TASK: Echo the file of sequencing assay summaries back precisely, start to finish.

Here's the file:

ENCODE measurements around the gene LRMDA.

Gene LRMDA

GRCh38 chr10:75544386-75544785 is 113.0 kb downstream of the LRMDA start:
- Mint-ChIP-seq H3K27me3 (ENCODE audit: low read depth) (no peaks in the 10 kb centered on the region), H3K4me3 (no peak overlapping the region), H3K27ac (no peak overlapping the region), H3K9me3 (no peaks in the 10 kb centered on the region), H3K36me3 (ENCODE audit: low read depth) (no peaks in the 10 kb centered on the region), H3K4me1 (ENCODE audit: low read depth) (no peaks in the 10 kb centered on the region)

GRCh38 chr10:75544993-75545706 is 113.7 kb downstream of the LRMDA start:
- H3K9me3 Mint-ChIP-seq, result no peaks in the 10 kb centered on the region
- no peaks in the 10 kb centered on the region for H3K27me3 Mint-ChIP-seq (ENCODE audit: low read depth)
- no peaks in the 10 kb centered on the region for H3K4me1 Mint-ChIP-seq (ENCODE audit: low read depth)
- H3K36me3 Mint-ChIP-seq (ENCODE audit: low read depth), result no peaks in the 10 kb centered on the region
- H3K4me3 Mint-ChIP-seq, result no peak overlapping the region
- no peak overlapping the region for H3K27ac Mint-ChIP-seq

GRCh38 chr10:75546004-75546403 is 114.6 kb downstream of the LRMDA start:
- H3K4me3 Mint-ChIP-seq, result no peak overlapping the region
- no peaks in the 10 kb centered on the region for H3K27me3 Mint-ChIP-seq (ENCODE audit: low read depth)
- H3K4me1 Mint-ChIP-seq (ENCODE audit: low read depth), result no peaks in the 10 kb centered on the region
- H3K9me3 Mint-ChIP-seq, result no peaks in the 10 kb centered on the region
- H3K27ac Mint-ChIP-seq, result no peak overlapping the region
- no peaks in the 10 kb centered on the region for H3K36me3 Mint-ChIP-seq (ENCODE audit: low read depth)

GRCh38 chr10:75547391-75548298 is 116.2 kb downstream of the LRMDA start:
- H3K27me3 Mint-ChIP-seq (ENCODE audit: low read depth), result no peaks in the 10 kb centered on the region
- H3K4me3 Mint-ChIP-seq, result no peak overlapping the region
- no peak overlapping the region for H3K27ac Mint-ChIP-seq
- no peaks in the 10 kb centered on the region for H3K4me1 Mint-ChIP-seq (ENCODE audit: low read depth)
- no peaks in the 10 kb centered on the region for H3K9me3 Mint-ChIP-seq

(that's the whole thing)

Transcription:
ENCODE measurements around the gene LRMDA.

Gene LRMDA

GRCh38 chr10:75544386-75544785 is 113.0 kb downstream of the LRMDA start:
- Mint-ChIP-seq H3K27me3 (ENCODE audit: low read depth) (no peaks in the 10 kb centered on the region), H3K4me3 (no peak overlapping the region), H3K27ac (no peak overlapping the region), H3K9me3 (no peaks in the 10 kb centered on the region), H3K36me3 (ENCODE audit: low read depth) (no peaks in the 10 kb centered on the region), H3K4me1 (ENCODE audit: low read depth) (no peaks in the 10 kb centered on the region)

GRCh38 chr10:75544993-75545706 is 113.7 kb downstream of the LRMDA start:
- H3K9me3 Mint-ChIP-seq, result no peaks in the 10 kb centered on the region
- no peaks in the 10 kb centered on the region for H3K27me3 Mint-ChIP-seq (ENCODE audit: low read depth)
- no peaks in the 10 kb centered on the region for H3K4me1 Mint-ChIP-seq (ENCODE audit: low read depth)
- H3K36me3 Mint-ChIP-seq (ENCODE audit: low read depth), result no peaks in the 10 kb centered on the region
- H3K4me3 Mint-ChIP-seq, result no peak overlapping the region
- no peak overlapping the region for H3K27ac Mint-ChIP-seq

GRCh38 chr10:75546004-75546403 is 114.6 kb downstream of the LRMDA start:
- H3K4me3 Mint-ChIP-seq, result no peak overlapping the region
- no peaks in the 10 kb centered on the region for H3K27me3 Mint-ChIP-seq (ENCODE audit: low read depth)
- H3K4me1 Mint-ChIP-seq (ENCODE audit: low read depth), result no peaks in the 10 kb centered on the region
- H3K9me3 Mint-ChIP-seq, result no peaks in the 10 kb centered on the region
- H3K27ac Mint-ChIP-seq, result no peak overlapping the region
- no peaks in the 10 kb centered on the region for H3K36me3 Mint-ChIP-seq (ENCODE audit: low read depth)

GRCh38 chr10:75547391-75548298 is 116.2 kb downstream of the LRMDA start:
- H3K27me3 Mint-ChIP-seq (ENCODE audit: low read depth), result no peaks in the 10 kb centered on the region
- H3K4me3 Mint-ChIP-seq, result no peak overlapping the region
- no peak overlapping the region for H3K27ac Mint-ChIP-seq
- no peaks in the 10 kb centered on the region for H3K4me1 Mint-ChIP-seq (ENCODE audit: low read depth)
- no peaks in the 10 kb centered on the region for H3K9me3 Mint-ChIP-seq